A legal recruiter has emailed hundreds of people asking them if they want a job at a US firm, without hiding any of the potential candidates' names from one another, and using their work email addresses. It has reported itself to the Information Commissioner's Office.

"Good afternoon", wrote the young consultant at Ryder Reid Legal to hundreds of business development and marketing staff at dozens of firms. "I hope you don't mind me getting in touch". (They did.)

"Our client, a prestigious US law firm", she continued, was seeking a business development specialist for its "impressive" London office. The firm wasn't named, but it was described as being "ranked number 2 worldwide in terms of revenue" (which would make it Latham & Watkins) with a New York HQ (which means it's not). 

471 individuals received the invite to "hear more" about the opportunity of an "attractive, negotiable salary, coupled with an enviable benefits package". Unfortunately, 470 other recipients could see they had received the invite, making their interest in moving job rather more public than intended. 

Because the invitation was sent to people's business email addresses, identification of the competition was even easier, as was the likelihood that colleagues with access to work accounts would learn more than they should about the recipients' itchy feet.


new

Ryder Reid's new keyboards.


A BD manager at Baker McKenzie was unimpressed, responding, "I don't think this was an appropriate email and I am pretty sure this is a breach of GDPR". She told the company, "Please refrain from emailing Baker McKenzie email addresses directly in future".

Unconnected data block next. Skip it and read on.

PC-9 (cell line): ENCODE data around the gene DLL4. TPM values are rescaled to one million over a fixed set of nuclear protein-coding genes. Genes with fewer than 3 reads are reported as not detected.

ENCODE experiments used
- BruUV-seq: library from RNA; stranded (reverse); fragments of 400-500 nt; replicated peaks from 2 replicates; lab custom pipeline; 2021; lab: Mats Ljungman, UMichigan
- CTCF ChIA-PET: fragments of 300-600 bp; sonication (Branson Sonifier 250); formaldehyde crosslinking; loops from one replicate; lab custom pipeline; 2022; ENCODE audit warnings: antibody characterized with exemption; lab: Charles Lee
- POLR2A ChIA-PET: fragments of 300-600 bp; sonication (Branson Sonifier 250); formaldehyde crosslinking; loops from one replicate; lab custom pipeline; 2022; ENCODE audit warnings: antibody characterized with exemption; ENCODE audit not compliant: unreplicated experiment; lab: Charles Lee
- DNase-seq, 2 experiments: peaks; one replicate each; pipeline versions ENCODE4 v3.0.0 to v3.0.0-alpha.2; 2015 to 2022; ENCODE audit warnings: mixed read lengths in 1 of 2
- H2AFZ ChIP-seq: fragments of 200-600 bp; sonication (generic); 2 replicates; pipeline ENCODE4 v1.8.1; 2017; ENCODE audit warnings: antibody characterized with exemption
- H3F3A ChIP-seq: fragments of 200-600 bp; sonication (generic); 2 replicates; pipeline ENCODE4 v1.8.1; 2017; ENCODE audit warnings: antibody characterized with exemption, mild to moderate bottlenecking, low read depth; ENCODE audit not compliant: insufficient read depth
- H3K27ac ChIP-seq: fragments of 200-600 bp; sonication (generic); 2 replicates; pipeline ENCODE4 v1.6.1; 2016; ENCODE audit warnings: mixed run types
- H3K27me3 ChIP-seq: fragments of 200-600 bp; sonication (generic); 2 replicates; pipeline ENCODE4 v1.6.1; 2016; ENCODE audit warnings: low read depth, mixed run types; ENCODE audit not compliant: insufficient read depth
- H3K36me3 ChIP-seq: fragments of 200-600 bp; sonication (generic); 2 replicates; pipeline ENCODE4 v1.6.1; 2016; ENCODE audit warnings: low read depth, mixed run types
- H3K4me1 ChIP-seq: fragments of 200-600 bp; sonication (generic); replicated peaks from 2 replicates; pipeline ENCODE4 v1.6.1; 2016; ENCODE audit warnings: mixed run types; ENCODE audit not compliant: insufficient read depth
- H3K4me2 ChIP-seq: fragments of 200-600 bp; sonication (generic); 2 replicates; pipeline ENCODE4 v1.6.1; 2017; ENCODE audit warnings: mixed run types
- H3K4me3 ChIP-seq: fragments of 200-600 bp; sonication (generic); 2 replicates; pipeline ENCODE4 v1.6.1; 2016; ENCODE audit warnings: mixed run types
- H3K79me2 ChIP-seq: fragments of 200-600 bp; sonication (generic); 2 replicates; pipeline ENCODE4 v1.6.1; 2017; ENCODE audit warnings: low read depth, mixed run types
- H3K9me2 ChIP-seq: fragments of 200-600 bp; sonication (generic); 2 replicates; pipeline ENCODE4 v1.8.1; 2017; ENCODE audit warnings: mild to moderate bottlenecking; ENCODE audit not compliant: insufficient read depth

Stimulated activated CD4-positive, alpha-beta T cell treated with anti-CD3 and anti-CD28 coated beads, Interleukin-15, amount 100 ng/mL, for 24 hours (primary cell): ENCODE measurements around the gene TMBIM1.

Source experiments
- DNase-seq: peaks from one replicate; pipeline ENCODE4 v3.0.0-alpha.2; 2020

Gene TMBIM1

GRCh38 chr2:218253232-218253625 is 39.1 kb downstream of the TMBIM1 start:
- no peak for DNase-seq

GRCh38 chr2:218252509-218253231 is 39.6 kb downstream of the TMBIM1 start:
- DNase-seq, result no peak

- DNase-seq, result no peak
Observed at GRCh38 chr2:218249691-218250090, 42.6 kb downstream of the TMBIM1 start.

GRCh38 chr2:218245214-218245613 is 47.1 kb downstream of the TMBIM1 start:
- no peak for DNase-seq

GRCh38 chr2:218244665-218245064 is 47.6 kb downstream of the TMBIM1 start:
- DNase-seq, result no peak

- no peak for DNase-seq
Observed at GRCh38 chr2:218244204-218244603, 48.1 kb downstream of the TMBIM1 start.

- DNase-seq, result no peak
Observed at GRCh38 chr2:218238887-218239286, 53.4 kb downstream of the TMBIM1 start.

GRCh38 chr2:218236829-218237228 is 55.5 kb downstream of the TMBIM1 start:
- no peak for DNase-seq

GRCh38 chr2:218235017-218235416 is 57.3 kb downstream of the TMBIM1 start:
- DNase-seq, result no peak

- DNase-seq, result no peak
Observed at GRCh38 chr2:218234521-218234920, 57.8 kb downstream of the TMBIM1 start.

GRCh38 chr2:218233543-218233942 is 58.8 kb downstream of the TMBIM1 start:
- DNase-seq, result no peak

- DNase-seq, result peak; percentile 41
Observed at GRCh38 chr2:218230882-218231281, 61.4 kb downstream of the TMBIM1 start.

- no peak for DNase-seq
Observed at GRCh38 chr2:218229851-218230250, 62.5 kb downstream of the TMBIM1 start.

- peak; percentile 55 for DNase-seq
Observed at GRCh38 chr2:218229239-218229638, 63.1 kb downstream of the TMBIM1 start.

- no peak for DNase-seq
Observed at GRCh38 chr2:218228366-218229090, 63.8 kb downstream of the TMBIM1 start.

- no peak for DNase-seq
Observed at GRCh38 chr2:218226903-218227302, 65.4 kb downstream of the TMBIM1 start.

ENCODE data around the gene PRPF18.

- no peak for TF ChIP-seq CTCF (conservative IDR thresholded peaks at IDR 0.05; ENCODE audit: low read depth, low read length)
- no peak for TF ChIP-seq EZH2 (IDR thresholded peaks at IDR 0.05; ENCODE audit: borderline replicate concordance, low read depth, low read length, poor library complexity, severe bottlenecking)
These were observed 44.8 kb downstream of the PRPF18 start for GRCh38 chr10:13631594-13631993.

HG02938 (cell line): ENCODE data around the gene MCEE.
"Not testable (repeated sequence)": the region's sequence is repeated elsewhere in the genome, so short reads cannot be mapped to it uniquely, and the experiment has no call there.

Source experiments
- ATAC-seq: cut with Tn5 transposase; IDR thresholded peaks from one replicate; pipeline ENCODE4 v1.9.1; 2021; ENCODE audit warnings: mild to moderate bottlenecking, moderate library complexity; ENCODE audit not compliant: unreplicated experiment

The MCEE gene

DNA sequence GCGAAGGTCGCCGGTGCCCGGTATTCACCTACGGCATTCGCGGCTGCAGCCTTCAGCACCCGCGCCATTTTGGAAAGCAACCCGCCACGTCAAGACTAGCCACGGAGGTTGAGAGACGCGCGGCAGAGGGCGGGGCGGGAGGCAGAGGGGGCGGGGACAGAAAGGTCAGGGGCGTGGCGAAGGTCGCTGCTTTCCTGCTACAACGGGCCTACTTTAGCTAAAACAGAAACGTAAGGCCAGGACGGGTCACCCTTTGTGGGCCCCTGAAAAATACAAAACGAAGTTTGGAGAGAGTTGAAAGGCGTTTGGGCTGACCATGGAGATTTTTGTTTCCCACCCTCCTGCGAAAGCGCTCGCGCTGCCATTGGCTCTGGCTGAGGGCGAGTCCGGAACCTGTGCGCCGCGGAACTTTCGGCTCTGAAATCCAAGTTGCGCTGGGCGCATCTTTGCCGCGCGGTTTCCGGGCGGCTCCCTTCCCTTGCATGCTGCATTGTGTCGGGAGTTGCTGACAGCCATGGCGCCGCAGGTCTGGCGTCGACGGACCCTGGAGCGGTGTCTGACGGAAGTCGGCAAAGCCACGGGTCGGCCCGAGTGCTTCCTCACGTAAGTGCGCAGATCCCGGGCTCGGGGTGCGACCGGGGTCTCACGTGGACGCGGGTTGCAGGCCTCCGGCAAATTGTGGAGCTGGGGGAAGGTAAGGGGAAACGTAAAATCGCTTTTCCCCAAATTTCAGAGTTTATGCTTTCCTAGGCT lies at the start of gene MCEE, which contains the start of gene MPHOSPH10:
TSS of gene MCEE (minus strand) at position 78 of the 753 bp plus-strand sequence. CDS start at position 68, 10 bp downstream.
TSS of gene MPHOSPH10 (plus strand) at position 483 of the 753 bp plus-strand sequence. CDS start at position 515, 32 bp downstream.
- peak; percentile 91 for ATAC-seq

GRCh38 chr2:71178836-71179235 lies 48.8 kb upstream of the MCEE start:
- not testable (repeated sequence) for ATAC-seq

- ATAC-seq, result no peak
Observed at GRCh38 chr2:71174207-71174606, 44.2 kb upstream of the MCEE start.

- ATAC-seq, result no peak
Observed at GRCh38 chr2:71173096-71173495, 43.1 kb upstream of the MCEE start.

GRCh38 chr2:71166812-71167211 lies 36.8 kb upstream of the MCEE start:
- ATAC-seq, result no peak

Ryder Reid "have just landed themselves in the shit", said a source. "The best bit", they added, was that the Baker McKenzie manager hit 'reply all' on her response. "Whether that's also a mistake or she just wanted to share the dressing down with the other 500 recipients, who knows?"

In a statement the company said, "Unfortunately a member of our staff made a human error whilst not following company processes". 

"As soon as the error was detected", it continued, "we contacted the ICO to discuss the matter to ensure it was handled correctly. We apologise for any inconvenience this error has caused the recipients." 

Ryder Reid said that as a result of the mistake, it had conducted an internal investigation and review and was "delivering improved training to prevent such errors in the future".

All publicity is good publicity though, so read on and feel free to apply:

ryder

Just don't reply all.

res

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Comments

Common sense 25 October 19 11:18

No, because they were simply replying to an email chain that they were a participant of.

Anonymous 25 October 19 12:10

They clearly have no regard for my firm as a client as now I have been able to see them openly headhunting out from us. Disgusting and clearly desperate simply mailshoting that many candidates, utter embarrassment how far they have fallen. 

Chris Kamara 25 October 19 12:50

Unbelievable Jeff, they've had an utter nightmare there Jeff, an utter nightmare; They'll not come back from that one Jeff!

Intrigued 25 October 19 13:29

The question is, is the BD manager still going to apply for the role? 

Keep us updated. 

PA at US Law Firm 25 October 19 13:43

Starting to feel a little offended that they didn't send an email to my work address. I suspect my firm will block the companies email address's now seems to be the word.

Peter Baxendale-Thomas 25 October 19 14:06

 Have you got any more of this, or do you want to stop at quacking plums?

Anon 25 October 19 14:17

That is hilarious. Another awful legal recruitment agency showing themselves up once again! The fact they are messaging a large amount of people's work email addresses just shows how desperate they are. It is completely unprofessional and certainly isn't personal at all using blanket emails. 

Looks to me like the agency should be looking at their approach more than the individual itself. 

Anonymous 25 October 19 14:45

"They clearly have no regard for my firm as a client as now I have been able to see them openly headhunting out from us."